The long-lasting impact of school closures and lockdowns during the COVID-19 pandemic is continuing to affect Queensland youth, with a 40 per cent increase in patients being treated for anxiety and depression at Mater Hospital Brisbane’s Emotional Health Unit.
The unit, based at Mater South Brisbane campus, treats adolescents and young adults for conditions, including mood disorders, anxiety disorders, personality disorders, and substance use.
Clinicians say the disruption caused to young people’s lives by lockdowns, the loss of support networks and the cancellation of ‘rites of passage’ events have taken a psychological toll on a generation of young people.
Mater Emotional Health Unit Nurse Practitioner Chris Leary said the rise of working from home had also led to more parents identifying the signs of anxiety and depression in their children and seeking help.
While some patients are having to wait up to 18 months to see a psychiatrist, Nurse Practitioners like Mr Leary are able to see patients without a wait or referral.
“While sometimes the signs may not be so overt, symptoms could include changes in a child’s behaviour, a decrease in their level of functioning and normal happy-go-lucky self, spending more time in their room and not interacting, school avoidance or school refusal as well as changes around appetite and sleep,” Mr Leary said.
Mater Emotional Health Unit Nurse Unit Manager Shannan Halse said child and youth mental health problems, including anxiety and depression, had worsened due to COVID-19 school closures and cancelled sport events.
“It’s no surprise that school and university students who were being supported through mental health issues at our clinic prior to the pandemic are now back, and needing more support than ever,” Ms Halse said.
“Face-to-face medical appointments changed, as well as access to school counsellors on site. Quarantine and isolation measures removed people from their safe environment.
“All those rites of passage for a young person were ripped away – from graduation ceremonies, school formals and end-of-year Schoolies events.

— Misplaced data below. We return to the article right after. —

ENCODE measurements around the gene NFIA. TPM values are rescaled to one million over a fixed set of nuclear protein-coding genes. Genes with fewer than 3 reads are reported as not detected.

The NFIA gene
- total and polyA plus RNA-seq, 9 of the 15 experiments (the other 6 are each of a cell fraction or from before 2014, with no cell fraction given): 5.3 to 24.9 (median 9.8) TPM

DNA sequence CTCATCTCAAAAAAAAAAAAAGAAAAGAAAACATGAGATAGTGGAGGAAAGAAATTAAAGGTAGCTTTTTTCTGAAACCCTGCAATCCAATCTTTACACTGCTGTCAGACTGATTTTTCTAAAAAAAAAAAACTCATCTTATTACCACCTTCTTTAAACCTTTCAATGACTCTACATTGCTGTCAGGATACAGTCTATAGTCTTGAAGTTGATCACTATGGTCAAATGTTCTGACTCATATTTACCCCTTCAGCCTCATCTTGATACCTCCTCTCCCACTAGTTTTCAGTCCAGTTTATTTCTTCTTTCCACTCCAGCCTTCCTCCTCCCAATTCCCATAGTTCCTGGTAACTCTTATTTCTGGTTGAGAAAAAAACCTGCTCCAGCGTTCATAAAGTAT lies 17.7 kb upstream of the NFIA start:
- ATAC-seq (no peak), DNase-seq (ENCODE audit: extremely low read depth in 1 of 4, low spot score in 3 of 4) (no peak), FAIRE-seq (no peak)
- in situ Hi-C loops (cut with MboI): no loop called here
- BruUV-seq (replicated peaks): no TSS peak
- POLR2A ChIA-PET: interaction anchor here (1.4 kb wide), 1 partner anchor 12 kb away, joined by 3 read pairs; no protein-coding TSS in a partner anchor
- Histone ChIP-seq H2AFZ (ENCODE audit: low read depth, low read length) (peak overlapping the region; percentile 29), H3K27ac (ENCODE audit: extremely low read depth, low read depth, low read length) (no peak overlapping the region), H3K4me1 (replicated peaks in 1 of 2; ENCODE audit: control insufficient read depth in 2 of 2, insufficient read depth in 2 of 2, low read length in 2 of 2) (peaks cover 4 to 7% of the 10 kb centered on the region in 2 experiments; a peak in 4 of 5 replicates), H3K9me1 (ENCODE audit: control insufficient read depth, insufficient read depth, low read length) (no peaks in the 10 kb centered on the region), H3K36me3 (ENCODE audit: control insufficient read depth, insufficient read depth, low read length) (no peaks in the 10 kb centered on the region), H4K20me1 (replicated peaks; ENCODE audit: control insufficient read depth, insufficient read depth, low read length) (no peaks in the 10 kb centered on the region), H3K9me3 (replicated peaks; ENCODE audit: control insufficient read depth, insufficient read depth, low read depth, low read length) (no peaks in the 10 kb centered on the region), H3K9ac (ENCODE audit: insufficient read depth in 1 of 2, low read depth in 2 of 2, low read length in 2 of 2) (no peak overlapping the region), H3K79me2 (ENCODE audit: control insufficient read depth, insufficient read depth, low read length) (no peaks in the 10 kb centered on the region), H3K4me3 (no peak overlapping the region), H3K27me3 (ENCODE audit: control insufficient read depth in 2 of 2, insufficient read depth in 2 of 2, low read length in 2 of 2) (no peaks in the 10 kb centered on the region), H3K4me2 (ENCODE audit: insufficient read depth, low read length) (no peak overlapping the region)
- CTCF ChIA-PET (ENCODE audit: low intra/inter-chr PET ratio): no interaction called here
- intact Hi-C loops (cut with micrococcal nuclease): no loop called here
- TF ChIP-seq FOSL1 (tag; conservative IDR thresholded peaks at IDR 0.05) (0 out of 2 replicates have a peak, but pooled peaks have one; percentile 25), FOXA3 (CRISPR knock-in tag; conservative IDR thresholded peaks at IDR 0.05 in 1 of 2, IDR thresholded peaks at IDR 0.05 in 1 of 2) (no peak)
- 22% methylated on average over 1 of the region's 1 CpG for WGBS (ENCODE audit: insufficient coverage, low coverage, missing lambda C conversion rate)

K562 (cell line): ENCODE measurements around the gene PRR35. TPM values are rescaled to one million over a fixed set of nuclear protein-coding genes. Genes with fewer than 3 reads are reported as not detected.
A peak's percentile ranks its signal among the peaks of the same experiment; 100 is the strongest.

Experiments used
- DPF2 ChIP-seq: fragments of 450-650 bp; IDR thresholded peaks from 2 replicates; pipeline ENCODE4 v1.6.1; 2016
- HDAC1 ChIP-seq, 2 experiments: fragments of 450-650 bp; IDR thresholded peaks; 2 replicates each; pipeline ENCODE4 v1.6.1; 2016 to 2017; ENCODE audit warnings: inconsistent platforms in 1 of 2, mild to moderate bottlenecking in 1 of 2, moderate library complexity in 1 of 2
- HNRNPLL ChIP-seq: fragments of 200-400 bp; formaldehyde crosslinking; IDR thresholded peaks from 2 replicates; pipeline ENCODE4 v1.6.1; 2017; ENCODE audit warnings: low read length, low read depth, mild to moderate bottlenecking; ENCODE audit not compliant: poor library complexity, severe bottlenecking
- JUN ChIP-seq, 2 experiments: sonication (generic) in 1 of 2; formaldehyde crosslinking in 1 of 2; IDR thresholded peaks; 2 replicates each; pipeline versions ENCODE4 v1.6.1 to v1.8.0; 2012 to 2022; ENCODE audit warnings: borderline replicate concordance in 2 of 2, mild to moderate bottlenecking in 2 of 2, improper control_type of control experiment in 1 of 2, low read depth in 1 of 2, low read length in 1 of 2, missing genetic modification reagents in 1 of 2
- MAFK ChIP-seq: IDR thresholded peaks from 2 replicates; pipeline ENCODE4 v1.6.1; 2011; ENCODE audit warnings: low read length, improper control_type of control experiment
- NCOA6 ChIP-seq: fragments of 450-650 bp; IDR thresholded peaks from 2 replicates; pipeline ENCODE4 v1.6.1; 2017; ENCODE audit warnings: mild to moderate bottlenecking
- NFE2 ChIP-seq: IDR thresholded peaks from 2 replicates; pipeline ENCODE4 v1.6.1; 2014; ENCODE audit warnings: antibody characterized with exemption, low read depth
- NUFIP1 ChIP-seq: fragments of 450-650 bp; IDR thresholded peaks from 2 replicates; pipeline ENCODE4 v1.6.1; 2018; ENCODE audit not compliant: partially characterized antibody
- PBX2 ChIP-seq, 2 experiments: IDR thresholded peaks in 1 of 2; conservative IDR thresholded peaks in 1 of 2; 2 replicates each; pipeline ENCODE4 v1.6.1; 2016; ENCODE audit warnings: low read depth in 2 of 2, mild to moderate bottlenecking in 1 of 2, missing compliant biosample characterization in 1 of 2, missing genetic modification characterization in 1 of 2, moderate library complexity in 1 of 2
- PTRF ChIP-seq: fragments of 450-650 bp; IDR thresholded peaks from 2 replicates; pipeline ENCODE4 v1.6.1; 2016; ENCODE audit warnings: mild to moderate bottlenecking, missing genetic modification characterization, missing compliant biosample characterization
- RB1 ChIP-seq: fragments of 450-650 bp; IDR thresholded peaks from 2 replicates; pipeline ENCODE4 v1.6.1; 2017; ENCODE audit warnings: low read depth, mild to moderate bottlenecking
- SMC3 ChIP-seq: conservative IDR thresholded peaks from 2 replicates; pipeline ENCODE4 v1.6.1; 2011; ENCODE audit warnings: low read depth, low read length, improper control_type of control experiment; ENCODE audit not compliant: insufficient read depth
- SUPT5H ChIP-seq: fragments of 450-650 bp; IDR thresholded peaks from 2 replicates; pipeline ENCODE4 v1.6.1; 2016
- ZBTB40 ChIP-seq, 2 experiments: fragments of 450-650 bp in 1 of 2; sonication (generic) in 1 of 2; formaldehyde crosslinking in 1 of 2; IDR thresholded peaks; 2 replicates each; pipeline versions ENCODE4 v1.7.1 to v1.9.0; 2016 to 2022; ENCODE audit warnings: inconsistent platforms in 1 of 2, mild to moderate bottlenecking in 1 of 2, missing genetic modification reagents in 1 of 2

“When you think of the jobs a lot of young people have, it’s hospitality, which at one point came to a standstill due to the pandemic.”
Moreton Bay region real estate agent and mother-of-four, Chelsea Perry, said counselling and mental health support at Mater had eased the anxiety of her 12-year-old son Jacob, who has ADHD and is on the autism spectrum.
“The lockdowns really affected Jacob, and the rest of our family,” Ms Perry said.
“The loss of routine and not having contact with his school teachers meant he wasn’t able to cope and that really heightened his anxiety. He found home-schooling absolutely mind boggling.”
Ms Perry sought medical support for Jacob’s spiralling anxiety and depression as he became disconnected from friends and teachers.
A paediatrician referred her to Mater’s Emotional Health Unit and Ms Perry said she had seen a “big improvement” in Jacob’s mental health.
“Being able to get support during a crisis has been instrumental in Jacob’s wellbeing - Chris was able to speak to Jacob’s school and offer further options to support him,” she said.
“Jacob actually really looks forward to his consultations with Chris.”
Mater Young Adult and Mental Health Centre Senior Manager Greg McGahan said early intervention was where resources needed to be.
“A child’s mental health can be influenced by many things, like family circumstances, school life and life events,” Mr McGahan said.
“Early intervention leads to better outcomes for the patient and their families.”
With mental health a growing concern for young Australians, Mater Research is looking into new ways of identifying and developing next-generation strategies for treating and preventing disorders linked to chronic stress.
Mater Foundation Senior Research Fellow Dr Dhanisha Jhaveri’s research into mental health focuses on neurobiological changes that occur following chronic stress - a major risk factor for the development of anxiety and depression.
“The COVID-19 pandemic has posed a form of uncontrollable and prolonged stress for our younger generation,” said Dr Jhaveri, who leads the Neural Stem Cell Biology Research Group.
“We are investigating how stress impacts the neuroplasticity mechanism involving the birth of new neurons in pre-clinical models of the adolescent brain and how that affects the regulation of emotion and cognitive behaviour associated with psychiatric conditions.”
Dr Jhaveri’s group uses modern neuroscience tools including optogenetics to investigate the role of new neurons in mediating chronic stress-induced changes in mood-related behaviour in animal models.
“Our vision is that improved understanding at the molecular and cellular level using preclinical models will inform development of next-generation strategies for treating and preventing these disorders,” she said.
The Mater Emotional Health Unit at South Brisbane delivers dedicated, evidence based and consumer driven mental health care to young adults. For more information contact them on 07 3163 6102.